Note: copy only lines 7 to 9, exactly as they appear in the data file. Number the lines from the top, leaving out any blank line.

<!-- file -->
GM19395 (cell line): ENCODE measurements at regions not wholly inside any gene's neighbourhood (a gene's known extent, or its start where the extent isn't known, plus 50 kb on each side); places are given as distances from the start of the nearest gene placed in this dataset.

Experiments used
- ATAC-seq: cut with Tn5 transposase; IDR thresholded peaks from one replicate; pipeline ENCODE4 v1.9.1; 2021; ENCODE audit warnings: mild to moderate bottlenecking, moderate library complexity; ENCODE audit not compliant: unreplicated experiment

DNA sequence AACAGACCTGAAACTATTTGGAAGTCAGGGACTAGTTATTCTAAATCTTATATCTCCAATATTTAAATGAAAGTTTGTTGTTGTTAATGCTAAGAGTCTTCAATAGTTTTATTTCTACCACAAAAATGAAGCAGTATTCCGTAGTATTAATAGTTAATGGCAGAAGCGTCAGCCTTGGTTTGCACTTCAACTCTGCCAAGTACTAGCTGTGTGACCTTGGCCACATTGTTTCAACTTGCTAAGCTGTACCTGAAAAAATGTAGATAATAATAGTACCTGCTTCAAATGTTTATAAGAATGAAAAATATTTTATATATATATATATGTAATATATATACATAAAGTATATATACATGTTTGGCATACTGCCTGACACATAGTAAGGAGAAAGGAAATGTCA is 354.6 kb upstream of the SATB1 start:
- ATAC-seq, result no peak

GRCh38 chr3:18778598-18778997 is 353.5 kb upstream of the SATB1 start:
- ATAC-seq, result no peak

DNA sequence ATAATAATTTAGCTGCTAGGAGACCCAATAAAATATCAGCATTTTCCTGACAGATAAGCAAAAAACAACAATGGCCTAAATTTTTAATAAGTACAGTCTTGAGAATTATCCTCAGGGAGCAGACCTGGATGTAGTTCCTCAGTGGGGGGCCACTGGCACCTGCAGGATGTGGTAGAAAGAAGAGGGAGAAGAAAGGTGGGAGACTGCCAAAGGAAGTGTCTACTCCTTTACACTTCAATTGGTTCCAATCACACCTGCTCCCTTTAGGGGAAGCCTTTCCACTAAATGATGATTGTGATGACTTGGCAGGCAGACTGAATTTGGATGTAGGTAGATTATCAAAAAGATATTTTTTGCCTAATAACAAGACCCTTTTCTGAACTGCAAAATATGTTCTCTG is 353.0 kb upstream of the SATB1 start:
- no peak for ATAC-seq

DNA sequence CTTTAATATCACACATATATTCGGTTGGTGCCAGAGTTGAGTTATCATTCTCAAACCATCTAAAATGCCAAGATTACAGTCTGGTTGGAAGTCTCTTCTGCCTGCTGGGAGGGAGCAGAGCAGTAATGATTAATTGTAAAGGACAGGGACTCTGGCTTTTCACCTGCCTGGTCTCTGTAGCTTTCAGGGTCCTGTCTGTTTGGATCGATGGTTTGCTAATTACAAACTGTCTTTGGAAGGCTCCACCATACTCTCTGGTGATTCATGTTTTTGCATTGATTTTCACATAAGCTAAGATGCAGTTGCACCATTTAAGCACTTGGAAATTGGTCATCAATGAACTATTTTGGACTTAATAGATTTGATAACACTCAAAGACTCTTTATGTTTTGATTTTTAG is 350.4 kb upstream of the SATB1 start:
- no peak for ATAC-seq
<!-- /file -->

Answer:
- ATAC-seq, result no peak

DNA sequence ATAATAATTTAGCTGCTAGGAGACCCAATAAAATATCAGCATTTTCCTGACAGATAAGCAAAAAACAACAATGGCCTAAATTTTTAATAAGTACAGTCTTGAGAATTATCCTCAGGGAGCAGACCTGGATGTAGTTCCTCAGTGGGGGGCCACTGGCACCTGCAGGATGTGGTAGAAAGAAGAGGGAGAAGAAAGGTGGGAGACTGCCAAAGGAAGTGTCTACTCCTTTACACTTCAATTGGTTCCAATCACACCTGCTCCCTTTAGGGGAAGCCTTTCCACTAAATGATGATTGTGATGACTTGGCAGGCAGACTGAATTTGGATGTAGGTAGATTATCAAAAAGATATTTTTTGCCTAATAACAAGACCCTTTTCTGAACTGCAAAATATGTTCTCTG is 353.0 kb upstream of the SATB1 start:
- no peak for ATAC-seq